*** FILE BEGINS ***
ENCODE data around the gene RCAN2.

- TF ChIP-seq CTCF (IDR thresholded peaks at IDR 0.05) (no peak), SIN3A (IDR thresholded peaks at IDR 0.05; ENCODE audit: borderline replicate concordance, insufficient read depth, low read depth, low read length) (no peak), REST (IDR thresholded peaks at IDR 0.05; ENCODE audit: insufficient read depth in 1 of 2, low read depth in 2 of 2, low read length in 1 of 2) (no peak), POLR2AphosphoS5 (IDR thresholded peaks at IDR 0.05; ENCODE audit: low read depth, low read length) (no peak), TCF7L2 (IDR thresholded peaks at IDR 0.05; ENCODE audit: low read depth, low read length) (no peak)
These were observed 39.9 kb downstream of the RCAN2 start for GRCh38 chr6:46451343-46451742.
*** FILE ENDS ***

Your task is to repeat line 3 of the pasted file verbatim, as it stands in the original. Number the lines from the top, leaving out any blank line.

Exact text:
These were observed 39.9 kb downstream of the RCAN2 start for GRCh38 chr6:46451343-46451742.